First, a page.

Safety & Security

The concept of security nowadays includes almost all human activities, and no doubt that it stands at the top of the needs’ list of each individual, as well as of the society as a whole. In any possible scenario, it implies the state of being free and/or protected from any danger or threat. It starts with the very basic needs such as shelter, water and food security, and it ends with the very sophisticated ones such as cyber security; with a variety of variables in-between. Security has become indispensable in every step of human society development, affecting the standard of living of hundreds of millions of people in developing and developed countries. The problems to be tackled have been and continue to be visible and challenging; the only difference is the intensity of the problem and the timing, be it water scarcity or water pollution, lack of food or contaminated food, security at work or security at the neighbourhood, land mines or car accidents, data theft and hacking or dedicated cyber-attacks, etc.

Traditional and newly-established institutions are in a perpetual fight for making our lives safer and more secure. The input of every possible institution is needed and can make the difference for the current generation and the generations to come. All the relevant institutions, while drafting their security strategies and action plans should keep in mind the four pillars of security: Protection, Detection, Verification and Reaction, in order to ensure efficiency and effectiveness.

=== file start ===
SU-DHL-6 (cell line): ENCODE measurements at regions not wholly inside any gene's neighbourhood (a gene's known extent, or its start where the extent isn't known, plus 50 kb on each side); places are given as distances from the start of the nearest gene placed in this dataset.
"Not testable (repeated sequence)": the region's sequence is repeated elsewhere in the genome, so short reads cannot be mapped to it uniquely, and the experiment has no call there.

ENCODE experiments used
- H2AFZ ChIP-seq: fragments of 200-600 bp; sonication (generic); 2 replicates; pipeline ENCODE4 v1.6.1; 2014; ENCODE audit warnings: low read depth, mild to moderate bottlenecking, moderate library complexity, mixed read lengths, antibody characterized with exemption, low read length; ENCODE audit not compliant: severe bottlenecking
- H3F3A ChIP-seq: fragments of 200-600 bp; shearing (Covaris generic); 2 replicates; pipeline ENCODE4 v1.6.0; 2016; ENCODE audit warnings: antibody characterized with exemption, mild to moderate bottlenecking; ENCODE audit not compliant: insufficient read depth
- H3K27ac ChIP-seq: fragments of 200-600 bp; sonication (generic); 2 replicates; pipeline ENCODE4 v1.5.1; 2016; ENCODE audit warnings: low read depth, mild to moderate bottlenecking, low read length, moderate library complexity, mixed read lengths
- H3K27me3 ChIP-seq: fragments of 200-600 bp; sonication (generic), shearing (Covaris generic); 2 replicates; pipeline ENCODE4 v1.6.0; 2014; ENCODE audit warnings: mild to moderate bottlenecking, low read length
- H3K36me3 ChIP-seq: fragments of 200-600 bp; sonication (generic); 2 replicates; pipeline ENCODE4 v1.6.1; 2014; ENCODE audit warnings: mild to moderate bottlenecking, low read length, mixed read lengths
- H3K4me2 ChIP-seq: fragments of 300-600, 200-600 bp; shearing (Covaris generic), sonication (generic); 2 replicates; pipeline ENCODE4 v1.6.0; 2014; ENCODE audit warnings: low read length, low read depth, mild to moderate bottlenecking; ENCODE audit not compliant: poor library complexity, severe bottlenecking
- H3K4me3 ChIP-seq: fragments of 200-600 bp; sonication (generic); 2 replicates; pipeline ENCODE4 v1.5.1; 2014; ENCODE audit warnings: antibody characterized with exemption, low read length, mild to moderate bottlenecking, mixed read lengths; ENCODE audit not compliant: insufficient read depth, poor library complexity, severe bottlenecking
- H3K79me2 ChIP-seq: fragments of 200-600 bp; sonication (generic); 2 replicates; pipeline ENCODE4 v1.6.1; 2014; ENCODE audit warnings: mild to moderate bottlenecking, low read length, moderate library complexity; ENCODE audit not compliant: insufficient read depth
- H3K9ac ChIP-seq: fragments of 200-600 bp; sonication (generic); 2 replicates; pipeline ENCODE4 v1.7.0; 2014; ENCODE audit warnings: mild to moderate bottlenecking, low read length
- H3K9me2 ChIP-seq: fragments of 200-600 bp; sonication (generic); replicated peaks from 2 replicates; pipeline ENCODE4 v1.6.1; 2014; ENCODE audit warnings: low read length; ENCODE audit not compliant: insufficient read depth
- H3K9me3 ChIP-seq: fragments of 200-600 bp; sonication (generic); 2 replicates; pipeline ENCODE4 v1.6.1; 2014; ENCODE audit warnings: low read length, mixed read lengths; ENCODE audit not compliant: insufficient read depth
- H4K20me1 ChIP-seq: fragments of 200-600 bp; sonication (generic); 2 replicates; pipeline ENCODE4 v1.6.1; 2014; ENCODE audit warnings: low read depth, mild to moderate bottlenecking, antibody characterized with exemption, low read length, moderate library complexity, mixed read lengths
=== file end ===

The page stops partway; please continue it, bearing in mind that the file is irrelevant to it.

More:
Besides this, each security related institution, programme or project, should provide the essential capabilities of security, which can be enlisted as below:

  • Coercive capabilities, including the capacity to project coercive power into the environment (e.g. aircraft carrier, handgun, firearms);
  • Protective systems (e.g. locks, fences, surrounding walls, anti-virus software, air defense systems,  armour ed vehicles/posts);
  • Warning systems (e.g. alarm systems, radar systems, communication systems);
  • Diplomatic and social action intended to prevent insecurity from developing (e.g. conflict prevention instruments and transformation strategies); and
  • Policies intended to develop the lasting economic, physical, ecological and other conditions of security (e.g. economic reform, ecological protection, progressive demilitarization, or even militarization).